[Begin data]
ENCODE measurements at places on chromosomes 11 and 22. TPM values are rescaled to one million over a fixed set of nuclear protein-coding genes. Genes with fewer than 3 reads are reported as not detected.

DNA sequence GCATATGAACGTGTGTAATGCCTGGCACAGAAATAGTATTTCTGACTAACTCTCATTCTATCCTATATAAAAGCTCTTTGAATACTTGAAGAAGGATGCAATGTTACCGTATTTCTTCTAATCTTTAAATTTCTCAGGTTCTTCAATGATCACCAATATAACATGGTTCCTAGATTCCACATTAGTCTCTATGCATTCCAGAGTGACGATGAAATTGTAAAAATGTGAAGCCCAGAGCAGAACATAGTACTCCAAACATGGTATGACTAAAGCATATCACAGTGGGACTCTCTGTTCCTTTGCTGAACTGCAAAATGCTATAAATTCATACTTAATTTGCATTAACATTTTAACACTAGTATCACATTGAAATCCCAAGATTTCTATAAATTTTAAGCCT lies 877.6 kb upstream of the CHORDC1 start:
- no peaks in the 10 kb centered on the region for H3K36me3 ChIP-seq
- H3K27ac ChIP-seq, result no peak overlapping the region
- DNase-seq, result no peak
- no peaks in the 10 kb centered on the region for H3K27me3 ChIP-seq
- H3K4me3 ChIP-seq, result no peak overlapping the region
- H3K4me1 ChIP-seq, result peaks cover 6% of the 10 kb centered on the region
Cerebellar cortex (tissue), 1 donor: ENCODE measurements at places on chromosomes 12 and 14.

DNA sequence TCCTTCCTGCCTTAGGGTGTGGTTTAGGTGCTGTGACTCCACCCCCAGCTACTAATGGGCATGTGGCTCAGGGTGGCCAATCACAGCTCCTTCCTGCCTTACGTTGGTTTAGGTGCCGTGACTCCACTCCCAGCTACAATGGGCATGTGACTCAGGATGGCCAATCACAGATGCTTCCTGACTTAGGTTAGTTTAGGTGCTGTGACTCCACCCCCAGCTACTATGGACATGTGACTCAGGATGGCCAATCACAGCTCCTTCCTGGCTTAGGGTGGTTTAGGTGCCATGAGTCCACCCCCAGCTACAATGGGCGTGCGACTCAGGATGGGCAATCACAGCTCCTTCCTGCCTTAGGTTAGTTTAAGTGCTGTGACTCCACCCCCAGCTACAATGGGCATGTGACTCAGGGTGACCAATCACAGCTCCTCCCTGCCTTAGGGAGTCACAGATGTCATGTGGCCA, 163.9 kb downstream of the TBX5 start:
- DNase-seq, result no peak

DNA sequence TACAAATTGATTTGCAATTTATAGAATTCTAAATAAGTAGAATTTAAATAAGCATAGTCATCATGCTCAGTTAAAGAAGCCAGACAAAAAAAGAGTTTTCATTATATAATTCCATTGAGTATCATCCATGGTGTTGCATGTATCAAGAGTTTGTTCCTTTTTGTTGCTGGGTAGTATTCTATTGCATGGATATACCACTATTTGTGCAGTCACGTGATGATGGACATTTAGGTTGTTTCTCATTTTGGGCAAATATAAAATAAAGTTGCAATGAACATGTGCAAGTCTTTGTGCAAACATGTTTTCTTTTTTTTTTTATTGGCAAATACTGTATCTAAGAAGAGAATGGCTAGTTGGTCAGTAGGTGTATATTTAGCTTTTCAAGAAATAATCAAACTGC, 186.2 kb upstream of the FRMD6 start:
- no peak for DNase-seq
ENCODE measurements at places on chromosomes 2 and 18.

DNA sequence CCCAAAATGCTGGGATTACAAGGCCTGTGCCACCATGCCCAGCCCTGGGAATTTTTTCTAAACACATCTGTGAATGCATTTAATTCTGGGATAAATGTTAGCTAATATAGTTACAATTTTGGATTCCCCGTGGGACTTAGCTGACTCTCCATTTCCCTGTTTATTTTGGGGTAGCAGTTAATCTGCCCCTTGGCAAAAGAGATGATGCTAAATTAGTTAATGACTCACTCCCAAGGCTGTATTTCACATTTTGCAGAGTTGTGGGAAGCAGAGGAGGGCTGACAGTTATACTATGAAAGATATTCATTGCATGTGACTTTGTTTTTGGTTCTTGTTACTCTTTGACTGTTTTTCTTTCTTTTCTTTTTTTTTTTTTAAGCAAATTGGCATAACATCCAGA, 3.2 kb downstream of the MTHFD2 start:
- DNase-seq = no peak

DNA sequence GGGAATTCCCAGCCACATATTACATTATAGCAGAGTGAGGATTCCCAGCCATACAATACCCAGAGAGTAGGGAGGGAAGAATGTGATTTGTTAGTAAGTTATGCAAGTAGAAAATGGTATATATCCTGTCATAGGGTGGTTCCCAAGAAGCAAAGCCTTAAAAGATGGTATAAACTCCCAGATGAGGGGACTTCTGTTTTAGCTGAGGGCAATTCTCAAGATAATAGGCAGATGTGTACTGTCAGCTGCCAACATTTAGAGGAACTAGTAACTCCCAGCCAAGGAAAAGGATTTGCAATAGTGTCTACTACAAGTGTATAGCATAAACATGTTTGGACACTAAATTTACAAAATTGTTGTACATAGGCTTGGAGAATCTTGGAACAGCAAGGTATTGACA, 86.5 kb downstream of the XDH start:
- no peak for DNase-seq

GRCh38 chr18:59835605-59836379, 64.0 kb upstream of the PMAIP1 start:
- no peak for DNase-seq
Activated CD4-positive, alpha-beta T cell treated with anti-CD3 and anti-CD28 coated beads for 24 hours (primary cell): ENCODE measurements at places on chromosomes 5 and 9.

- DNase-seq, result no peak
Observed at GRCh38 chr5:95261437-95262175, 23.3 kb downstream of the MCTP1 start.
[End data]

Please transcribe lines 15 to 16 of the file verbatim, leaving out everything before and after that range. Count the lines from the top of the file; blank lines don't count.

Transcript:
DNA sequence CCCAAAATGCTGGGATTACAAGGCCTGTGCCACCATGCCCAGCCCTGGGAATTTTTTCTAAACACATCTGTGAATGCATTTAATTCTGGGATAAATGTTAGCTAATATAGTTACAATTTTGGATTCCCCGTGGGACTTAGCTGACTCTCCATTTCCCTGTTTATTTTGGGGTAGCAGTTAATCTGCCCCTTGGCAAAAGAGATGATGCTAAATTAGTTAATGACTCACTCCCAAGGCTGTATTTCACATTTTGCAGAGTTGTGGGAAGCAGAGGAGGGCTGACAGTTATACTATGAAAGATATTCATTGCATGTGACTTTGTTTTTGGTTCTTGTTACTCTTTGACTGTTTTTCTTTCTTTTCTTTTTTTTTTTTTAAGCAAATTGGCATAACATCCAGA, 3.2 kb downstream of the MTHFD2 start:
- DNase-seq = no peak